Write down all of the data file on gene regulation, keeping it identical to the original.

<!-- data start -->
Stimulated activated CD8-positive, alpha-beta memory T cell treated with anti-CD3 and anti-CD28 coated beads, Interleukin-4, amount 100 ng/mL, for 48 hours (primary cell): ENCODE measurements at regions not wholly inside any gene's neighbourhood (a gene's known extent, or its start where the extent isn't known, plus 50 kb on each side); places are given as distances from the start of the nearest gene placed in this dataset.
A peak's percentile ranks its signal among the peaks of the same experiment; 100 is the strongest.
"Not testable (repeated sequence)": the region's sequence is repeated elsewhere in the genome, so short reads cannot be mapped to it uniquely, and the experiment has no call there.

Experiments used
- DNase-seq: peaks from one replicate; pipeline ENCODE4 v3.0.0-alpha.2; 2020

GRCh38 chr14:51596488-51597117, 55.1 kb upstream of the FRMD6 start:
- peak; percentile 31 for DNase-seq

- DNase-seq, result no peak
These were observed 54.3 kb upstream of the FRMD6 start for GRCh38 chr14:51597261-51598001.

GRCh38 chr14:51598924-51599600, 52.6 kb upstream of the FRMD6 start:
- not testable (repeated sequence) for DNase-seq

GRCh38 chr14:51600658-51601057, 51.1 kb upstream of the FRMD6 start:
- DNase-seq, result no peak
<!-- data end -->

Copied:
Stimulated activated CD8-positive, alpha-beta memory T cell treated with anti-CD3 and anti-CD28 coated beads, Interleukin-4, amount 100 ng/mL, for 48 hours (primary cell): ENCODE measurements at regions not wholly inside any gene's neighbourhood (a gene's known extent, or its start where the extent isn't known, plus 50 kb on each side); places are given as distances from the start of the nearest gene placed in this dataset.
A peak's percentile ranks its signal among the peaks of the same experiment; 100 is the strongest.
"Not testable (repeated sequence)": the region's sequence is repeated elsewhere in the genome, so short reads cannot be mapped to it uniquely, and the experiment has no call there.

Experiments used
- DNase-seq: peaks from one replicate; pipeline ENCODE4 v3.0.0-alpha.2; 2020

GRCh38 chr14:51596488-51597117, 55.1 kb upstream of the FRMD6 start:
- peak; percentile 31 for DNase-seq

- DNase-seq, result no peak
These were observed 54.3 kb upstream of the FRMD6 start for GRCh38 chr14:51597261-51598001.

GRCh38 chr14:51598924-51599600, 52.6 kb upstream of the FRMD6 start:
- not testable (repeated sequence) for DNase-seq

GRCh38 chr14:51600658-51601057, 51.1 kb upstream of the FRMD6 start:
- DNase-seq, result no peak